I spent several hours this morning straightening the fibers on this table top and carding two batts. Each little bit of fiber is laid in by hand onto the carder drum, so it took almost two hours to card two 2.0 ounce batts. Definitely a labor of love! Boy, did I have fun spinning one of them this afternoon. I've been spinning so much roving that to spin a batt instead was a real treat.

So how do you work best? Do you do as I do, and go along until the mess gets so horrid you can't stand it anymore, or do you keep it organized as you go? I'm very curious how other people manage this. Please share if you have time. I'm a firm believer we can all learn from each other!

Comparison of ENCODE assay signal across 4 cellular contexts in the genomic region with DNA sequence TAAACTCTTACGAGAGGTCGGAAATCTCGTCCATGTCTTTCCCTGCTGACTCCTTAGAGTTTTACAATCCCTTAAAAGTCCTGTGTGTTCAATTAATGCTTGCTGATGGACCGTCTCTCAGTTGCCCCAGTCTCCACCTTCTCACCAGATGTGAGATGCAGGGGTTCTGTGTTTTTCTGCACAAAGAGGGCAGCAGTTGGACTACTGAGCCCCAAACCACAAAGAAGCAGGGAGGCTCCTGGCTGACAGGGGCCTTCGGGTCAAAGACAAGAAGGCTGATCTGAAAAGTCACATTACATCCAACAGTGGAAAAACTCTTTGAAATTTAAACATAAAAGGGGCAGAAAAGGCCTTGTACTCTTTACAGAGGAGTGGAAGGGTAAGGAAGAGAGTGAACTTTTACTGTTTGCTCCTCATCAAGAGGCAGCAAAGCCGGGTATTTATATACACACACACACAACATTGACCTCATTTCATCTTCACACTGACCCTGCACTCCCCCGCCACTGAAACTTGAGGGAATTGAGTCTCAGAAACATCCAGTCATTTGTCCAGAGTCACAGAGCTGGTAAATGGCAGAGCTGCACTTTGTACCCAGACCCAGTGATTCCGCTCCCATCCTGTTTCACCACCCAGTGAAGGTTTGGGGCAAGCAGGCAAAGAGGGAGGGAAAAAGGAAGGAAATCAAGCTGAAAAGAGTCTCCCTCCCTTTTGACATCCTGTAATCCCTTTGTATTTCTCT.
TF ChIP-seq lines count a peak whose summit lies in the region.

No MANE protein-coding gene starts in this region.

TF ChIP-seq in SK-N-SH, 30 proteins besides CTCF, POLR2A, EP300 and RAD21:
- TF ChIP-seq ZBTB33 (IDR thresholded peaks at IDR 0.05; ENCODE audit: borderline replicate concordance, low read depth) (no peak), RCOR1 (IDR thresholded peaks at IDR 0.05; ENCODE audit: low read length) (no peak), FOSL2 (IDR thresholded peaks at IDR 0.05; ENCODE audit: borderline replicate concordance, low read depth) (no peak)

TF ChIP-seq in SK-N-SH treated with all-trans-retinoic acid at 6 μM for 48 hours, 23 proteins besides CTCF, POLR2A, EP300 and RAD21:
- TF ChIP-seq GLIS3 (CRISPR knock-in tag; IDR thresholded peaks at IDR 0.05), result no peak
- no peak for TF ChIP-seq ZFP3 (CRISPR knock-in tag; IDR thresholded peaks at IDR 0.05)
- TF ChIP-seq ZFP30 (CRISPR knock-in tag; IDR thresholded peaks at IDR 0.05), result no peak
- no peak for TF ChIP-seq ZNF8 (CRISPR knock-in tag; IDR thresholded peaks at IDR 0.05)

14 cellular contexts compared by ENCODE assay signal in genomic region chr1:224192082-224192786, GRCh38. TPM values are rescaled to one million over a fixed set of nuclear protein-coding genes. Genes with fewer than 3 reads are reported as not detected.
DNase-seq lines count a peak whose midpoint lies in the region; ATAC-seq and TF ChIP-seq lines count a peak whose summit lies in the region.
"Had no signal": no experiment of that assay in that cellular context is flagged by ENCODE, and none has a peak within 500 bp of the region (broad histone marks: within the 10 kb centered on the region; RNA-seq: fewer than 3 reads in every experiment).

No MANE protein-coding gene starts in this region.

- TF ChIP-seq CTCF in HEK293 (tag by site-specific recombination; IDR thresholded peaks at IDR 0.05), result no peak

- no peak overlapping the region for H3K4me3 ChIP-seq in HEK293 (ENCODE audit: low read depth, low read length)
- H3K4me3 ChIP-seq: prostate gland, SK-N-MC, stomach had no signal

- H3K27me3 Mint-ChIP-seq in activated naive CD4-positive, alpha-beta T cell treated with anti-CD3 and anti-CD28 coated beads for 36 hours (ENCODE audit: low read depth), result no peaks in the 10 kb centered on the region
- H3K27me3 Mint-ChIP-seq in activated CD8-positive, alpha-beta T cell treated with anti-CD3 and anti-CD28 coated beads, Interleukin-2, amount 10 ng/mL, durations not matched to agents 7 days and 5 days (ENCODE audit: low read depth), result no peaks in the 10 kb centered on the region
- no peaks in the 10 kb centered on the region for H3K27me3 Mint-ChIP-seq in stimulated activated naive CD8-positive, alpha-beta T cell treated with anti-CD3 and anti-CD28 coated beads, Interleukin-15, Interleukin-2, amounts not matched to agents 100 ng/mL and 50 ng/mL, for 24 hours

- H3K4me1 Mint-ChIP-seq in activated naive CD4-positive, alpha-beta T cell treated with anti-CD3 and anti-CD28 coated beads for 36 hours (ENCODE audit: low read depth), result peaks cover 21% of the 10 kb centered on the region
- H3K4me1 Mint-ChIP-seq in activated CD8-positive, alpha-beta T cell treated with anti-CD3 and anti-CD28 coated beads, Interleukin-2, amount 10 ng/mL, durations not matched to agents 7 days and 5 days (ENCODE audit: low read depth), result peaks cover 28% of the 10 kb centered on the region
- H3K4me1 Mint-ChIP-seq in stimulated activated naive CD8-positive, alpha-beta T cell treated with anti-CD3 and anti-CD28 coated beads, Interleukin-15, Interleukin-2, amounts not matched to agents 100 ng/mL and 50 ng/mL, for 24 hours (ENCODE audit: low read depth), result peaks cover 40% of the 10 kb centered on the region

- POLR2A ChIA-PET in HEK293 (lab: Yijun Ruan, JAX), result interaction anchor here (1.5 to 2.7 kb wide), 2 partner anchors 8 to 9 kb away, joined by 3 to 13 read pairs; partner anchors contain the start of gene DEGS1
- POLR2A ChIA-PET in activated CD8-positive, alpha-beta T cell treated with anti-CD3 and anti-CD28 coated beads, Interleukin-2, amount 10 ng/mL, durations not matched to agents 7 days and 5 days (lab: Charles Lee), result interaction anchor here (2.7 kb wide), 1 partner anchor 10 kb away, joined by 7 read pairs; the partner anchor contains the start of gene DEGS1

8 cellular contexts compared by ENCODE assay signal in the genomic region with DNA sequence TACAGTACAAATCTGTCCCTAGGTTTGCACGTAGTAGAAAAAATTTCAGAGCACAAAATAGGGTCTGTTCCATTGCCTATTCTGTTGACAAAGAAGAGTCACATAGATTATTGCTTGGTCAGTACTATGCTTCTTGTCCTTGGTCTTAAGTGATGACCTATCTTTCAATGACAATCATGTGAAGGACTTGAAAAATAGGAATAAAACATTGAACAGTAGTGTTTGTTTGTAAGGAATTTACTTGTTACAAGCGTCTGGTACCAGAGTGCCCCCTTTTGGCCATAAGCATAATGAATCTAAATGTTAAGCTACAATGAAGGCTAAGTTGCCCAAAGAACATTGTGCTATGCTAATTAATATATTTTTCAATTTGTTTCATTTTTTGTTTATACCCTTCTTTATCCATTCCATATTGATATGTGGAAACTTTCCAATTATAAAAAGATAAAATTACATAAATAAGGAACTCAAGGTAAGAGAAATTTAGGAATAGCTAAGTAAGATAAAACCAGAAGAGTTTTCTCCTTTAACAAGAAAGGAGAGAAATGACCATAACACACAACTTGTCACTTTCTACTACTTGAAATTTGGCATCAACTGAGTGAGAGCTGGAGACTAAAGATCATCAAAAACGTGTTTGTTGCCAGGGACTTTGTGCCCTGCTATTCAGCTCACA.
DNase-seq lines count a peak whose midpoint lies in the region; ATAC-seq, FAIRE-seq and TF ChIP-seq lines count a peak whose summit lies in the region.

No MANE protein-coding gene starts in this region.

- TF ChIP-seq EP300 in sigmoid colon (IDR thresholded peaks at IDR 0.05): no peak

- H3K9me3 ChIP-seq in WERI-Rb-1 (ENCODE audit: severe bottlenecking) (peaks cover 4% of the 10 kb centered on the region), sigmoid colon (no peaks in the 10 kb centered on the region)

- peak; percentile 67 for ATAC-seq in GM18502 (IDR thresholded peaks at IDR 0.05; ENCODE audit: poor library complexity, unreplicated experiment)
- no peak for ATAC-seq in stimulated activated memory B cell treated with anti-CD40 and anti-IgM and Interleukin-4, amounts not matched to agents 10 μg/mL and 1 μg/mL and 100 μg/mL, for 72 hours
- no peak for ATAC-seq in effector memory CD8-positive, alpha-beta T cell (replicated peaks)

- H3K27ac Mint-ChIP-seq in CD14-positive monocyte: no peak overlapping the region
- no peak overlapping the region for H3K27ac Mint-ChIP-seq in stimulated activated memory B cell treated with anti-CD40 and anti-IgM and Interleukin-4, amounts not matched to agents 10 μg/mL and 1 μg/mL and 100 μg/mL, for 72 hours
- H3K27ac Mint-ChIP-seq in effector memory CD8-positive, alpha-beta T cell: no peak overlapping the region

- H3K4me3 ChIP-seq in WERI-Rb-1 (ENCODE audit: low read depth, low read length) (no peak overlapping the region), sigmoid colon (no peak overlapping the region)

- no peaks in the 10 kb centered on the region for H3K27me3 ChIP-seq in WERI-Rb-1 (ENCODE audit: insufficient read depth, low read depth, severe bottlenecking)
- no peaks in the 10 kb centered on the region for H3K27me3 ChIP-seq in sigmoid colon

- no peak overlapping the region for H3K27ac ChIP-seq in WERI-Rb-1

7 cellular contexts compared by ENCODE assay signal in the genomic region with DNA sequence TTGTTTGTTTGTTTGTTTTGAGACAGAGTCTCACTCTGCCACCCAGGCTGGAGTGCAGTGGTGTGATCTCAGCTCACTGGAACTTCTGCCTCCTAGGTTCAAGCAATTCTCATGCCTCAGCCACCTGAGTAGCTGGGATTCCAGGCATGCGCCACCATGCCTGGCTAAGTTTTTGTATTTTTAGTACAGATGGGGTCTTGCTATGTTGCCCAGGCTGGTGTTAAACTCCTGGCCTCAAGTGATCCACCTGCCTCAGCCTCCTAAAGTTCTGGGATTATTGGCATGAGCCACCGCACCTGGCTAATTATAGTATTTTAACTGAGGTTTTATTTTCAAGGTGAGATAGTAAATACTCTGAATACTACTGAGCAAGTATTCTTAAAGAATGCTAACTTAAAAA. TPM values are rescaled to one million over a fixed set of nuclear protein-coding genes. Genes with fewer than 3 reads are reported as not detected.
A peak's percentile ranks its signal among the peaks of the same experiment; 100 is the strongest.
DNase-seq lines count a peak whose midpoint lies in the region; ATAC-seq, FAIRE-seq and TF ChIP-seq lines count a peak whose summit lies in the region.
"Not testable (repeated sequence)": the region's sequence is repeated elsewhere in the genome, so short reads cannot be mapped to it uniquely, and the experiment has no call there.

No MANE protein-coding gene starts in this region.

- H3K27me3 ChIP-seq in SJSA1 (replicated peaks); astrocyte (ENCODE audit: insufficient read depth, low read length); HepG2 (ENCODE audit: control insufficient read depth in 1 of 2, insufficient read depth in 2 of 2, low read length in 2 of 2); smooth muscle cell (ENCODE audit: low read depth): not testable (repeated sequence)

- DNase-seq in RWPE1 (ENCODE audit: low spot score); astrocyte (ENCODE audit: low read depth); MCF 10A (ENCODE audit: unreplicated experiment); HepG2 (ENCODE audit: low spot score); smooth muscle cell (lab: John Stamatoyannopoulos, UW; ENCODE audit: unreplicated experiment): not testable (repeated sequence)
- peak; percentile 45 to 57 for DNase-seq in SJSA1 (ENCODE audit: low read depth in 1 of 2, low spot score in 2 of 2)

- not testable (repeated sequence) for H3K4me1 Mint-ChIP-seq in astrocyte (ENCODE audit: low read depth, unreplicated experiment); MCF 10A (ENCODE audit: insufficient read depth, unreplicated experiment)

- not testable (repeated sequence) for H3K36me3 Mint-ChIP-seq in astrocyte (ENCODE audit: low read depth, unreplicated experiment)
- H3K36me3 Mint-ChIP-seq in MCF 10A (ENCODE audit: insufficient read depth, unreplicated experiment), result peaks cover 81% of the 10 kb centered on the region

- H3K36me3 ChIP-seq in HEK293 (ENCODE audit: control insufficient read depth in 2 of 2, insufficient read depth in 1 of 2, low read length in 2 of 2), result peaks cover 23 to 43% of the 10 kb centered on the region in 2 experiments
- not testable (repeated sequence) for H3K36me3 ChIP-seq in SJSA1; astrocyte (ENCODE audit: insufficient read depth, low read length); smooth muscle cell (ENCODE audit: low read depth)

Saturday, November 14, 2009

A Thursday field trip

It's sort of a sad thing to report, but after moving to NM in 1993, I seem to spend more time close to home than out investigating all the beauty that surrounds us. I knew far more about Santa Fe when I lived in San Diego, and rarely go there now except to drive through on the way to the airport. Shame, shame.

Thursday was different, I'm happy to report. I volunteered to travel out to Georgia O'Keefe country to pick up some weavings for my friend Debra, who lives in Arkansas but belongs to a local weaving cooperative. It was a blast from the past. Once or twice I had my own pieces hanging in that same museum, many, many years ago, and I had forgotten what an excellent venue it is. There are no colors or weavings that don't look absolutely spectacular against those old, adobe walls.